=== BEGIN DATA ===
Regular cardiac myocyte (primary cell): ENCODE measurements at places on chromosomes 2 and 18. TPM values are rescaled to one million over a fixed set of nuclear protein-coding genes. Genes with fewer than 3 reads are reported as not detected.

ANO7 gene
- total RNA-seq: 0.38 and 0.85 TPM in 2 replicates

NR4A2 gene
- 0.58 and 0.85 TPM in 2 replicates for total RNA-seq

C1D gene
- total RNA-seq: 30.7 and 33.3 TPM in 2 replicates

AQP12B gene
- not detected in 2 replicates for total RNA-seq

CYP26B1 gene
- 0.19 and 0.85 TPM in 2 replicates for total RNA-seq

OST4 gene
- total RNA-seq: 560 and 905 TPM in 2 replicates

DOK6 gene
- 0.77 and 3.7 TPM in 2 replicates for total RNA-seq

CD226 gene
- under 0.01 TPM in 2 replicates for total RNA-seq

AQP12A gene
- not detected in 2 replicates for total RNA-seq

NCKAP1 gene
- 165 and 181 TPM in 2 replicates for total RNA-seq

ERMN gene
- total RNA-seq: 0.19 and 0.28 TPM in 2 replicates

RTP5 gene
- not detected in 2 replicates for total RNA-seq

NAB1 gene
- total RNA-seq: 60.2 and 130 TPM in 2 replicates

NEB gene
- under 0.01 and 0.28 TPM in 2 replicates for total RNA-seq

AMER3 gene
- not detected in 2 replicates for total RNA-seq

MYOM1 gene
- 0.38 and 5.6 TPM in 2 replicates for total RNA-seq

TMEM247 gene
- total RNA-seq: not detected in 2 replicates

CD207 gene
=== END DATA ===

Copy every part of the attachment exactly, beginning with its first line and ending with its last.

Regular cardiac myocyte (primary cell): ENCODE measurements at places on chromosomes 2 and 18. TPM values are rescaled to one million over a fixed set of nuclear protein-coding genes. Genes with fewer than 3 reads are reported as not detected.

ANO7 gene
- total RNA-seq: 0.38 and 0.85 TPM in 2 replicates

NR4A2 gene
- 0.58 and 0.85 TPM in 2 replicates for total RNA-seq

C1D gene
- total RNA-seq: 30.7 and 33.3 TPM in 2 replicates

AQP12B gene
- not detected in 2 replicates for total RNA-seq

CYP26B1 gene
- 0.19 and 0.85 TPM in 2 replicates for total RNA-seq

OST4 gene
- total RNA-seq: 560 and 905 TPM in 2 replicates

DOK6 gene
- 0.77 and 3.7 TPM in 2 replicates for total RNA-seq

CD226 gene
- under 0.01 TPM in 2 replicates for total RNA-seq

AQP12A gene
- not detected in 2 replicates for total RNA-seq

NCKAP1 gene
- 165 and 181 TPM in 2 replicates for total RNA-seq

ERMN gene
- total RNA-seq: 0.19 and 0.28 TPM in 2 replicates

RTP5 gene
- not detected in 2 replicates for total RNA-seq

NAB1 gene
- total RNA-seq: 60.2 and 130 TPM in 2 replicates

NEB gene
- under 0.01 and 0.28 TPM in 2 replicates for total RNA-seq

AMER3 gene
- not detected in 2 replicates for total RNA-seq

MYOM1 gene
- 0.38 and 5.6 TPM in 2 replicates for total RNA-seq

TMEM247 gene
- total RNA-seq: not detected in 2 replicates

CD207 gene